CLEARVIEW — A coalition of environmental groups is airing concerns about a plan to upgrade nearly 6 miles of natural gas pipeline from east of Lynnwood through Clearview past Highway 9.
A partial list of objections includes the wider pipeline’s potential to increase carbon emissions, encourage dirty fracking techniques and expand housing sprawl into rural areas. The pipeline company says the upgrade would improve safety and satisfy growing demand.
Skeptics have scheduled a community meeting for Wednesday evening.
“I’m concerned about the 15 streams that would be impacted,” said Jeanine SanClemente, who lives in the Lost Lake area of unincorporated Snohomish County, east of the project’s endpoint. “I’m concerned about the danger of a pipeline running through my neighborhood.”
SanClemente is active in Mothers Out Front, a group that seeks to confront climate change. Also involved in the meeting are 350 Eastside, 350 Seattle and the Sierra Club’s Washington state chapter. Other hosts include the Pilchuck Audubon Society and Protectors of the Salish Sea. The meeting is planned from 6:30 to 8:30 p.m. Wednesday at the Brightwater Center, 22505 Highway 9, Maltby.
The pipeline is known as the North Seattle Lateral. The upgrade would replace 8-inch pipe with 20-inch pipe. It would relocate and replace a short distance of 16-inch pipe. Pumping and metering upgrades figure into the plans as well.
The pipeline is owned by Northwest Pipeline LLC, part of the interstate pipeline network for Williams, an energy company based in Tulsa, Oklahoma. It supplies Puget Sound Energy, which provides natural gas service to much of Snohomish County from Marysville south, along with parts of other counties.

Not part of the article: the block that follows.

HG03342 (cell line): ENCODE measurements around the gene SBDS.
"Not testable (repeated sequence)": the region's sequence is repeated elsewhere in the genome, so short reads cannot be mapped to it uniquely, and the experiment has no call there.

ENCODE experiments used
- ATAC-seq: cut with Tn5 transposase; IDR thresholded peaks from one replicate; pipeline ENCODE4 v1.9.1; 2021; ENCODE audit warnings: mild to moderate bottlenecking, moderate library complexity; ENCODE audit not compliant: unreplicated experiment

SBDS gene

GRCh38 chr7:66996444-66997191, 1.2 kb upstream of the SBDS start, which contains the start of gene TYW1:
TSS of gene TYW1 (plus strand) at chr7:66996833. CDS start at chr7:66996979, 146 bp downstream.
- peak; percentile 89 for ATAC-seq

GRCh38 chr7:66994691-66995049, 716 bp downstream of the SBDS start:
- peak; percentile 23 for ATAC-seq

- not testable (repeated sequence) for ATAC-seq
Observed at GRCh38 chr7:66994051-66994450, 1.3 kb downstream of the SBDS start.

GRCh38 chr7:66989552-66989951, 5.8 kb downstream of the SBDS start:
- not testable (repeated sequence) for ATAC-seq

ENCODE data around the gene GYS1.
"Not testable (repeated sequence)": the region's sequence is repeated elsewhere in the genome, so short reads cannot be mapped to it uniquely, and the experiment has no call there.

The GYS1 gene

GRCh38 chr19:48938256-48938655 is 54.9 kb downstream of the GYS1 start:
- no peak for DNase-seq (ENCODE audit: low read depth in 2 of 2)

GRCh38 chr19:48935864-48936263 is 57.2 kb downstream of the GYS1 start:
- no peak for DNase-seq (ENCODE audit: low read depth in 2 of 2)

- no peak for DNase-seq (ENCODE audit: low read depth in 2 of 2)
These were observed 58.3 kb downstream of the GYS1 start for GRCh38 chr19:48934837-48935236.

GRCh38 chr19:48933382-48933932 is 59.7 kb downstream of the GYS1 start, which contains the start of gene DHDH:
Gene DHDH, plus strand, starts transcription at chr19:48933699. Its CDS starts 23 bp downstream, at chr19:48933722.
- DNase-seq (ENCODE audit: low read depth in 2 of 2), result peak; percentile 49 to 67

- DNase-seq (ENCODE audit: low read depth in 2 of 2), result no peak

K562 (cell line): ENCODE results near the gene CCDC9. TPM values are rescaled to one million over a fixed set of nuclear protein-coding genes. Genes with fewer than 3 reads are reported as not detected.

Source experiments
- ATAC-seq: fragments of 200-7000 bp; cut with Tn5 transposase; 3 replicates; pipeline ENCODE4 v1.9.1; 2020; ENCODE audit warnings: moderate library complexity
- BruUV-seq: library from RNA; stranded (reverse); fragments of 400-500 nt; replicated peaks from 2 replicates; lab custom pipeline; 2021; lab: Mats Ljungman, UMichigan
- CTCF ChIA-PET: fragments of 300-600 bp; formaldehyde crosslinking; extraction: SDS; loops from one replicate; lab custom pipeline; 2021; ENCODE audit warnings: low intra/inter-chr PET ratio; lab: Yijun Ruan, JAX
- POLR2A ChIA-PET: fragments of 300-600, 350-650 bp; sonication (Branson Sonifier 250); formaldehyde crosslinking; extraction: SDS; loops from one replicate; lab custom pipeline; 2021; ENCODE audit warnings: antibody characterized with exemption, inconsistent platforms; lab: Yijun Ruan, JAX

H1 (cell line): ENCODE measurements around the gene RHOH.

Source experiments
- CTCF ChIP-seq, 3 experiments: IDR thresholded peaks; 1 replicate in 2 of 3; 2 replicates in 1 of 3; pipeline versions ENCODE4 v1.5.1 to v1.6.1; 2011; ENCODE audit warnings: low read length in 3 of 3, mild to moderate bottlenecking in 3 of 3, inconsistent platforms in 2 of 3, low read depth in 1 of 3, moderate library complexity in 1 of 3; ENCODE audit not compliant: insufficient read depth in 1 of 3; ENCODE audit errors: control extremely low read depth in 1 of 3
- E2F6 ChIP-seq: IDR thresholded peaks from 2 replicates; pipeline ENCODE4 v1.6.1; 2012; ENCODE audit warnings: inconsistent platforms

The Federal Energy Regulatory Commission granted initial approvals for the upgrade earlier this year.
Now, land-use permits are pending with Snohomish County. Approvals are required for grading, construction, tree removal and shoreline development.
County planners have determined that the project would not have a significant environmental impact. They are accepting comments on that decision before making it final. As of Monday, they had not determined when the clock would start ticking on a three-week comment period.
“That’s part of our thinking for this community forum, to give folks a chance to learn about this project,” said Sara Papanikolaou from 350 Eastside. “At this point, no EIS (environmental impact statement) would be required for this project. We feel like with the climate and environmental impacts of this project, there should be an EIS.”
Three of the four permits can be appealed to the county hearing examiner. The shoreline permit can be appealed to the state’s Shoreline Hearings Board.
State permits are required as well.
The proposed project would affect about 88 acres, according to permitting documents.
The route crosses 154 land parcels, said Michael Dobesh, a division manager in the county planning department.
The upgrade would start west of the Bothell-Everett Highway. It would follow a route south of 180th Street through the North Creek area toward Clearview. It would continue past Highway 9, stopping just short of Highway 522.